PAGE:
Acari
rating: 0+x

On the 14th day from the commencement of the experiment, I observed, through a lens, a few small white excrescences or nipples projecting from about the middle of the electrified stone, and nearly under the dropping of the fluid above. On the 18th day, these projections enlarged, and 7 or 8 filaments, each of them longer than the excrescence from which t grew, made their appearance on each of the nipples. On the 22nd day, these appearances were more elevated and distinct, and on the 26th day, each figure assumed the form of a perfect insect, standing erect on a few bristles which formed its tail. Till this period I had no notion that these appearances were any other than an incipient mineral formation; but it was not until the 28th day, when I plainly perceived these little creatures move their legs, that I felt any surprise, and I must own that when this took place, I was not a little astonished

Crosse. A. Annals of Electricity, Magnetism, & Chemistry, vol. 2: 246-257 (January-June 1838)

Basic Information

The term Acari is sometimes used to refer to an alleged example of abiogenesis and/or artificial life discovered by the research of Andrew Crosse and, allegedly, replicated by Michael Faraday. The term Acari is derived from the genus that includes common mites and ticks, so you'll often see Crosse's critters referred to as Acari crossi or Acari electricus.

During the application of a continuous electrical current to a retort containing a mixture of chemicals, Crosse observed the appearance of a number of small creatures like mites which grew inside the retort and were seen to move around, despite the environment within being hostile to most known forms of life.

Despite Faraday's duplication of his work, Crosse was met with abuse and ridicule and research in this area ceased. No records of the experiments remain in the surviving laboratory notes of Faraday and the question of what exactly happened has not as yet been resolved. The results were also reportedly duplicated over the course of a year and a half by an amateur named Weeks of Sandwich - isn't that an amazing name for a scientist?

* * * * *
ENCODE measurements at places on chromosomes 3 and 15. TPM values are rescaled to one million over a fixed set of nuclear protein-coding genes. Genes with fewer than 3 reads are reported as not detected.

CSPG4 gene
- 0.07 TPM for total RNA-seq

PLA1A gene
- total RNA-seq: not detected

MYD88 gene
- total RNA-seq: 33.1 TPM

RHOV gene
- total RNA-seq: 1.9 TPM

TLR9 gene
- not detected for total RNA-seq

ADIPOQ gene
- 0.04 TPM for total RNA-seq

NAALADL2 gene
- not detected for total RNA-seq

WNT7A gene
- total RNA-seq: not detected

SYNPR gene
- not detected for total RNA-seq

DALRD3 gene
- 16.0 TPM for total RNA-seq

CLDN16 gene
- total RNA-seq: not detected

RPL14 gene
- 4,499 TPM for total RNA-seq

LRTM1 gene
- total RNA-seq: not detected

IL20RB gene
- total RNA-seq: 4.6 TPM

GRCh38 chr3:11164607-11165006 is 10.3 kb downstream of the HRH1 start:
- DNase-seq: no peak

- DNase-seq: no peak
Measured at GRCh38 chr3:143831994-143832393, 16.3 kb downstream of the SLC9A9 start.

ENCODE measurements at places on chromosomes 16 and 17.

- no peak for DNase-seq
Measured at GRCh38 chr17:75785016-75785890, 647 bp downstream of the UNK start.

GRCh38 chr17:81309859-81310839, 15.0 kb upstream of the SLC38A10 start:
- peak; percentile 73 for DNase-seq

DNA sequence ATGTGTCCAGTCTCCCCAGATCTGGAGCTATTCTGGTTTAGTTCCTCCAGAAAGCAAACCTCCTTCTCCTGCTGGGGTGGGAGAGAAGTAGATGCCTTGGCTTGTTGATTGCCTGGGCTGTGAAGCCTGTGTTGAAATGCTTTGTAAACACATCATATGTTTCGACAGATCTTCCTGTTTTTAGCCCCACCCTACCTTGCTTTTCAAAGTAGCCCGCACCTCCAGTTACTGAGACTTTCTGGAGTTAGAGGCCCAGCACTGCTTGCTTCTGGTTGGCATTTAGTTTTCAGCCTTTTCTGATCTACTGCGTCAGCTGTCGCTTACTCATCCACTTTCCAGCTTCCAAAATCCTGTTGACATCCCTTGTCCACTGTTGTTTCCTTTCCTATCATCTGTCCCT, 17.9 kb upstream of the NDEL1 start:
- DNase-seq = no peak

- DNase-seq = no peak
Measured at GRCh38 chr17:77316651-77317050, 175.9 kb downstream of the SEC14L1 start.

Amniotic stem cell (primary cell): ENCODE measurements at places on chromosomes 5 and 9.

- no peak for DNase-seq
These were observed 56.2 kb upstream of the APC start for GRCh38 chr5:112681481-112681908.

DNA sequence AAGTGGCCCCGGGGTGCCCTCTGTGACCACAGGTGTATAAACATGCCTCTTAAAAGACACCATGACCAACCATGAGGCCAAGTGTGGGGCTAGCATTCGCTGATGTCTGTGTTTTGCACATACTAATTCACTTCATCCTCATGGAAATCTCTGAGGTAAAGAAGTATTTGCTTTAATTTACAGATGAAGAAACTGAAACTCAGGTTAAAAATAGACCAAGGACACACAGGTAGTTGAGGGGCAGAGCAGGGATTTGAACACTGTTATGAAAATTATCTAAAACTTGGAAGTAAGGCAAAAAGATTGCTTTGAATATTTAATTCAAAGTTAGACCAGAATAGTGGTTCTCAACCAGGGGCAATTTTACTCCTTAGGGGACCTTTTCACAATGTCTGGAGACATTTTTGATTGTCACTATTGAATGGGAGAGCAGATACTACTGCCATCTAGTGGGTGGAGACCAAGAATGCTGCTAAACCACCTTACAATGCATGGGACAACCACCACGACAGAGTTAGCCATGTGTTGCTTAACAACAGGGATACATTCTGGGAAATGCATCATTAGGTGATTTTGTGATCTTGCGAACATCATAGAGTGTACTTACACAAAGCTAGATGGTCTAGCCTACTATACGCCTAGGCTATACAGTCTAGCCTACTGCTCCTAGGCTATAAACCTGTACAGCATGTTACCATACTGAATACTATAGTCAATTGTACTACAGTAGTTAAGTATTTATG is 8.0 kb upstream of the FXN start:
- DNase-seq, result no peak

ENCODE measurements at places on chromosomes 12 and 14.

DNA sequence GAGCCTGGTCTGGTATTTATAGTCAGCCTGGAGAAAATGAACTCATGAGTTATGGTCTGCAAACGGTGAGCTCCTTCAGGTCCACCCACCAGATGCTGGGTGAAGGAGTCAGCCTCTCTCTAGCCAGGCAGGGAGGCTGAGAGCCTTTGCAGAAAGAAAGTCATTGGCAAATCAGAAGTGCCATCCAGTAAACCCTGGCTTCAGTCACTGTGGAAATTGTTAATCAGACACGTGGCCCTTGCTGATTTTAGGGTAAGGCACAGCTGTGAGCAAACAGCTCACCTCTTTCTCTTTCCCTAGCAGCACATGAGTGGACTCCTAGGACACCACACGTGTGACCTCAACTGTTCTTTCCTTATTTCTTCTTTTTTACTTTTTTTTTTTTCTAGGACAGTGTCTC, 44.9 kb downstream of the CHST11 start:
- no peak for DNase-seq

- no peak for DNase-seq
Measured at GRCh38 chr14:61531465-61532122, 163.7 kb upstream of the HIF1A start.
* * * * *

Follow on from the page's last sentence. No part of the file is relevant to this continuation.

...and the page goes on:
To be clear, Crosse never exactly claimed to have created life. He pondered if perhaps the electrical current in his experiments awoke or revived the undetected dormant eggs of a species of mite of the known genus Acarus, but he'd found no evidence of contamination of his samples. He admitted to not understanding what he'd found, and only being able to speculate about it's cause(s). A local newspaper misunderstood his claims (and the science behind them) and interpreted it incorrectly, starting the myth that he had created life out of nothing. This abiogenesis claim the paper made struck some folks as blasphemous, and (even though Crosse himself took great pains to avoid ever making such a claim) he was forced to leave town under pressure from religious groups.

Crosse was friends with Percy Blythe Shelly and Mary Shelly, and was likely one of the inspirations for the later's Frankenstein, the character that created life with electricity and had to deal with a few angry mobs wielding torches & pitchforks himself.

Sources

Game and Story Use

Unless otherwise stated, the content of this page is licensed under Creative Commons Attribution-ShareAlike 3.0 License